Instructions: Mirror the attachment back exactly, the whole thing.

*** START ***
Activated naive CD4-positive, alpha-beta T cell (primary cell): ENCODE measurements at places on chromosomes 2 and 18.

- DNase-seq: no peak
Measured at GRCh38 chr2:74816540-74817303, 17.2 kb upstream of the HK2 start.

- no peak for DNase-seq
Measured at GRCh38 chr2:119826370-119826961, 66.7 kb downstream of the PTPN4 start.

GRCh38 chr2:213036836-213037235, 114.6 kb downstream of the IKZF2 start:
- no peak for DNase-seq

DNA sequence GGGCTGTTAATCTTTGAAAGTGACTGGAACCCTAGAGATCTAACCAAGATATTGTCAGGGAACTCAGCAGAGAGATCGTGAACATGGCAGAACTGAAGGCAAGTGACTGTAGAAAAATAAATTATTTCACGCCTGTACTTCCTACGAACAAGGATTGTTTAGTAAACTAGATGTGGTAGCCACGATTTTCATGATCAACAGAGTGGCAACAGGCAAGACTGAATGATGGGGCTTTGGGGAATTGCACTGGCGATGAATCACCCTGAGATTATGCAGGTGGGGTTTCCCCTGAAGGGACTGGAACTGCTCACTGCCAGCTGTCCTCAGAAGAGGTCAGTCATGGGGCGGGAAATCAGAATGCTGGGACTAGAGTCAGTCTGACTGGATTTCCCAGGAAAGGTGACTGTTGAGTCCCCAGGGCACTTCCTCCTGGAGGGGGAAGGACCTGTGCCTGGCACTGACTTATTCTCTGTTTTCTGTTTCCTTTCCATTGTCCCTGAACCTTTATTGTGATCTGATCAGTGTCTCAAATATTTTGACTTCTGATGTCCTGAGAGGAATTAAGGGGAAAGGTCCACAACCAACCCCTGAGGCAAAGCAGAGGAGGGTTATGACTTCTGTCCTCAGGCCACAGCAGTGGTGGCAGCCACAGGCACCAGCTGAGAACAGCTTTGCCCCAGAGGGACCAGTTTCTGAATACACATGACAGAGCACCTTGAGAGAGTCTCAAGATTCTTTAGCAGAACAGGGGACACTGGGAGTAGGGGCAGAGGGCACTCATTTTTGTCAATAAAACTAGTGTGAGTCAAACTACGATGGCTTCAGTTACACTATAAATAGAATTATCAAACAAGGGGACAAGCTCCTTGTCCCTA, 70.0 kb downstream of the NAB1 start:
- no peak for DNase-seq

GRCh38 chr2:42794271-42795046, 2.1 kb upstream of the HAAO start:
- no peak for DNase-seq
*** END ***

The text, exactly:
Activated naive CD4-positive, alpha-beta T cell (primary cell): ENCODE measurements at places on chromosomes 2 and 18.

- DNase-seq: no peak
Measured at GRCh38 chr2:74816540-74817303, 17.2 kb upstream of the HK2 start.

- no peak for DNase-seq
Measured at GRCh38 chr2:119826370-119826961, 66.7 kb downstream of the PTPN4 start.

GRCh38 chr2:213036836-213037235, 114.6 kb downstream of the IKZF2 start:
- no peak for DNase-seq

DNA sequence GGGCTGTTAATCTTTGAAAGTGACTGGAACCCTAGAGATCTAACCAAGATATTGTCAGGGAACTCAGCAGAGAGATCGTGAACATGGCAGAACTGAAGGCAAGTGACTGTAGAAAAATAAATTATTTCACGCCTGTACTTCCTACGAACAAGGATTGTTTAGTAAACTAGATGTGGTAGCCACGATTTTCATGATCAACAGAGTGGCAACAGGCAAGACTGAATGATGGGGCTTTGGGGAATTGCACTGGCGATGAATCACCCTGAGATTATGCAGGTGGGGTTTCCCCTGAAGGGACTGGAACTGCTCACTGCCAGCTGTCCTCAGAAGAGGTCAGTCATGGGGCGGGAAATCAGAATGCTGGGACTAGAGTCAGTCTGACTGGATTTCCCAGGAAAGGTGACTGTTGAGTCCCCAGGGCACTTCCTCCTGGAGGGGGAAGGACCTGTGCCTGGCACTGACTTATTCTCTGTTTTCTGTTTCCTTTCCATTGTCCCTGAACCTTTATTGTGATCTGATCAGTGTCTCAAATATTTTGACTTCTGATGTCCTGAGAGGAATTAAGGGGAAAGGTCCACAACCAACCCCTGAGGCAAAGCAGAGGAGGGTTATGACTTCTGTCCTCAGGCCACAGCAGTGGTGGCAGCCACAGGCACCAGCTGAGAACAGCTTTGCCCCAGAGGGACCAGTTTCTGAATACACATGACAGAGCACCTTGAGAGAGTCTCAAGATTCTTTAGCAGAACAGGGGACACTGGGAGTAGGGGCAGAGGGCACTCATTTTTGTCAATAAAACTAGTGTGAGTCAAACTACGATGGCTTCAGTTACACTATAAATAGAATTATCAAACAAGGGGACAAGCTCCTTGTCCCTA, 70.0 kb downstream of the NAB1 start:
- no peak for DNase-seq

GRCh38 chr2:42794271-42795046, 2.1 kb upstream of the HAAO start:
- no peak for DNase-seq